Summers picks up fundraising pace, but King still brings in double the money

Independent Angus King (left) and Republican Charlie Summers shake hands following the debate at the Franco-American Heritage Center in Lewiston on Monday, Sept. 17, 2012.
Daryn Slover | Sun Journal
Independent Angus King (left) and Republican Charlie Summers shake hands following the debate at the Franco-American Heritage Center in Lewiston on Monday, Sept. 17, 2012.
Posted Oct. 15, 2012, at 9:26 a.m.
Last modified Oct. 15, 2012, at 8:03 p.m.

AUGUSTA, Maine — Independent Angus King continued to lead his rivals for Maine’s open U.S. Senate race in fundraising during the past three months, according to figures from the latest reporting period released by the candidates’ campaigns.

Meanwhile, Republican Charlie Summers accelerated the pace of his fundraising during the past quarter while Democrat Cynthia Dill fell even further behind her two opponents in the race for money. Dill added less to her Senate campaign account between July 1 and Sept. 30 than she did in the previous quarter.

Third-quarter campaign finance reports were due to federal election officials Monday. Dill’s campaign released its full report Sunday, and King’s campaign released its report Monday. Summers released fundraising totals on Friday, but hadn’t released its full report by late Monday.

King added more than $1.1 million to his campaign account between July 1 and Sept. 30, according to figures released by his campaign. That brings the former governor’s fundraising total since he entered the race in March to nearly $2.1 million. His campaign spent more than $1.2 million during the third quarter, which included a $200,000 ad buy for the last two weeks before Election Day.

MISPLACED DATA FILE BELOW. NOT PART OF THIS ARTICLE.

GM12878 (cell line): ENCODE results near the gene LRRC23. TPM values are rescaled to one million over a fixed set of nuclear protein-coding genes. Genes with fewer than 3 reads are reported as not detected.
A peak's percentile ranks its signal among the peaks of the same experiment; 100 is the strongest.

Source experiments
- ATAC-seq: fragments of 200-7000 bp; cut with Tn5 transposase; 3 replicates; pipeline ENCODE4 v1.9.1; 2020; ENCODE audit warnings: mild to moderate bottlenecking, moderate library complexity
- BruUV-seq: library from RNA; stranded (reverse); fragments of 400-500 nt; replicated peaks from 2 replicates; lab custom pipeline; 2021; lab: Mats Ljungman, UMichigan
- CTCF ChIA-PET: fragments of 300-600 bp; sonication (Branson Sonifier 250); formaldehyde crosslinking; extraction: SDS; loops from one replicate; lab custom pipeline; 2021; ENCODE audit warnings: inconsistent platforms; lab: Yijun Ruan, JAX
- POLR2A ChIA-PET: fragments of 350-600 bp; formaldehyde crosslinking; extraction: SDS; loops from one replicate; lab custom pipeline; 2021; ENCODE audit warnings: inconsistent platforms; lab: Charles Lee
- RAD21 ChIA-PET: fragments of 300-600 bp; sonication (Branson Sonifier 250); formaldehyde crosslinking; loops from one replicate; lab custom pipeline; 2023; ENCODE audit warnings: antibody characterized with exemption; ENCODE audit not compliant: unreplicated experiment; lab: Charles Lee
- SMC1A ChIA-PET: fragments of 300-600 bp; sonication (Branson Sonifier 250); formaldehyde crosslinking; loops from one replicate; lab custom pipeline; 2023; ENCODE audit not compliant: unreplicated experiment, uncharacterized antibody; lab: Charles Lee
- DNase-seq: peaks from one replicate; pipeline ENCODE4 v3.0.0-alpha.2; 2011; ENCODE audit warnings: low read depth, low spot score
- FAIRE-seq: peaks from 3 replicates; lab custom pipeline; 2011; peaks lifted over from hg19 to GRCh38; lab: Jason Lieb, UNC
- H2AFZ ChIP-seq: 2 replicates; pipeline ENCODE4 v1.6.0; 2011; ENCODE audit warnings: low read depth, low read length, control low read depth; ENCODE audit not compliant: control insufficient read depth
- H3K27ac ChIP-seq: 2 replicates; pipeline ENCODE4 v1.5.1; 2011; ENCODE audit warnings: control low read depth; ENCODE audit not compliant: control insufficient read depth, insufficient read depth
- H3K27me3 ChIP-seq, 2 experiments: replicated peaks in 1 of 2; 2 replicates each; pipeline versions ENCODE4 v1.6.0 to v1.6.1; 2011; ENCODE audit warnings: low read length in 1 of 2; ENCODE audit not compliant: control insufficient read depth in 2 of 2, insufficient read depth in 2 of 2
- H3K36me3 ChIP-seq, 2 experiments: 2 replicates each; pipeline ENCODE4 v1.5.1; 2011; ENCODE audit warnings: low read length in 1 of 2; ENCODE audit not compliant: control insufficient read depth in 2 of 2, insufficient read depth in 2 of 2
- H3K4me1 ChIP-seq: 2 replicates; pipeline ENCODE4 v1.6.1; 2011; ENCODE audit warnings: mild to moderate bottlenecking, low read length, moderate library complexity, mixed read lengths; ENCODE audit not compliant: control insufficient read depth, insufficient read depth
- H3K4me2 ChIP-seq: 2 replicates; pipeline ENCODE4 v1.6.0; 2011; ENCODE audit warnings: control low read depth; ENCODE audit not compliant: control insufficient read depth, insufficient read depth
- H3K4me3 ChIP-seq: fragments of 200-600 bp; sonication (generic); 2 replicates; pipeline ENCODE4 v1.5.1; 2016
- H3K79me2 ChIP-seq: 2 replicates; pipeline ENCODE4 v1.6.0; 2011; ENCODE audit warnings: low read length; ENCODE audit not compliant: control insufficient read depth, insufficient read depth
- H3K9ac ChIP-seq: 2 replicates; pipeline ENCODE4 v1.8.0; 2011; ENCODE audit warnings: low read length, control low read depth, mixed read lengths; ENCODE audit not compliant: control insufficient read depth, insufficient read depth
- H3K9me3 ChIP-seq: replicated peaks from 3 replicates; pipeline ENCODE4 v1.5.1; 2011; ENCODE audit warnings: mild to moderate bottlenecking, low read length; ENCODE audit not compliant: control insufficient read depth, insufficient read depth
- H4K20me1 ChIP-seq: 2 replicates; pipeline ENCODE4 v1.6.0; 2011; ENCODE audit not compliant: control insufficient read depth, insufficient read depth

King’s campaign had $464,000 left to spend as of Sept. 30, compared with the $503,000 the campaign had on hand at the end of June. The campaign said 53 percent of its total contributions have come from within Maine.

Summers raised $507,000 in July, August and September, his campaign said. That brings his total fundraising to about $746,000 since he entered the Senate race in March. The third-quarter number is double the amount Summers had raised through June 30.

Summers had $189,000 left to spend as of Sept. 30, compared with $119,000 on hand three months earlier. His campaign said half of all third-quarter contributions were $200 or less.

According to Dill’s campaign finance report, the state senator from Cape Elizabeth raised $57,000 during the third quarter — compared with $66,000 between April 1 and June 30 — and spent $76,000. The $57,000 figure brings Dill’s total fundraising for the Senate race to $148,000.

She ended the third quarter with $10,000 left on hand, compared with $28,000 on June 30. Some 82 percent of her contributions came from within Maine, her campaign said.

King’s 895-page finance report has a list of contributors heavy on representation from Maine’s business, law and medical circles and Washington, D.C., lobbyists. Some highlights include $2,500 from actress Glenn Close, a part-time Maine resident; $2,500 each from L.L. Bean chairman Leon Gorman and his wife, Lisa; and a $500 donation from Harold Ickes, a major Democratic fundraiser and president of Priorities USA Action, the primary super-PAC supporting President Barack Obama.